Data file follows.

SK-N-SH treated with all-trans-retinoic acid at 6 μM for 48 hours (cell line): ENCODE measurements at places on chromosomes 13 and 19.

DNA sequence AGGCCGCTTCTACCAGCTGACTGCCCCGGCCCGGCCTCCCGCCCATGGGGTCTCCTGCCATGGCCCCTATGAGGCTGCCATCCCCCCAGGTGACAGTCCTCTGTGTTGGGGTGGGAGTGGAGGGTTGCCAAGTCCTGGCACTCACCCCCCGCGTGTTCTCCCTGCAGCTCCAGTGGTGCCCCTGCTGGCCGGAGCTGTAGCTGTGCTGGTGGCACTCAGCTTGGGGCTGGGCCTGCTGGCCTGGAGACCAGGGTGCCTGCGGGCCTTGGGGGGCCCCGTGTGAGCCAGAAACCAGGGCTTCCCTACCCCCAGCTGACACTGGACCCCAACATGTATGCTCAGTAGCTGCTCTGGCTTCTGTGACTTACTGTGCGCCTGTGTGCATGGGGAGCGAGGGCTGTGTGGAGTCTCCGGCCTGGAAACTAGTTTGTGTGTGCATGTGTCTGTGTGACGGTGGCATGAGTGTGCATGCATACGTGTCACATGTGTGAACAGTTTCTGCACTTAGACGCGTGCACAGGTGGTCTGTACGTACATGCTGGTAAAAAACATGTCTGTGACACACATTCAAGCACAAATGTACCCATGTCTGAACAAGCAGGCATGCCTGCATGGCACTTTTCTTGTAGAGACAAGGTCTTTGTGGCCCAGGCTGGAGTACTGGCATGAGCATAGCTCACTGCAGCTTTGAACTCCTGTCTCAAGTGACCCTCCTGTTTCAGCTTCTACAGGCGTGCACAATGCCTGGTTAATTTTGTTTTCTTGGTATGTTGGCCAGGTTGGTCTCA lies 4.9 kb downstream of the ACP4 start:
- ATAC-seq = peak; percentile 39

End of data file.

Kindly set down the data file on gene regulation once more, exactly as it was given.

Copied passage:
SK-N-SH treated with all-trans-retinoic acid at 6 μM for 48 hours (cell line): ENCODE measurements at places on chromosomes 13 and 19.

DNA sequence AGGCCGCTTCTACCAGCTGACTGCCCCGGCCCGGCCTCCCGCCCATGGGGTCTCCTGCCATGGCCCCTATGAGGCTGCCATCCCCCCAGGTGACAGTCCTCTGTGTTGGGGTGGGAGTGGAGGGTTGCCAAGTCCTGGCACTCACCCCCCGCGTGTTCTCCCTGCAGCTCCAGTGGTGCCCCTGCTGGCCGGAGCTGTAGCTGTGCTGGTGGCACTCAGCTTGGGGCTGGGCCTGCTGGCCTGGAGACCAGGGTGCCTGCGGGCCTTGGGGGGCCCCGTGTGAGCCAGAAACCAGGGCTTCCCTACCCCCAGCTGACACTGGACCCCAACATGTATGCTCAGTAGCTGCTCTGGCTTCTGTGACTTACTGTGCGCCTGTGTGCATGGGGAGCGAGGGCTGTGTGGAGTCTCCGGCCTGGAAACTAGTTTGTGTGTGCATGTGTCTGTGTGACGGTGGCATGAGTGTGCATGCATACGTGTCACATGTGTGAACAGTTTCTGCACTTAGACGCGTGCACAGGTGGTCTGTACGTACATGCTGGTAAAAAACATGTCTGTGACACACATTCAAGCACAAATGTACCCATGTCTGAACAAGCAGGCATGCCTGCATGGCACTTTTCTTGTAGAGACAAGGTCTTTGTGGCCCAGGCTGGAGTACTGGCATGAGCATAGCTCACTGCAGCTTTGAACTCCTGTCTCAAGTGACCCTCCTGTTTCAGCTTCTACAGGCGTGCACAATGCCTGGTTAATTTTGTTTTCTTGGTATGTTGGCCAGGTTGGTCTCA lies 4.9 kb downstream of the ACP4 start:
- ATAC-seq = peak; percentile 39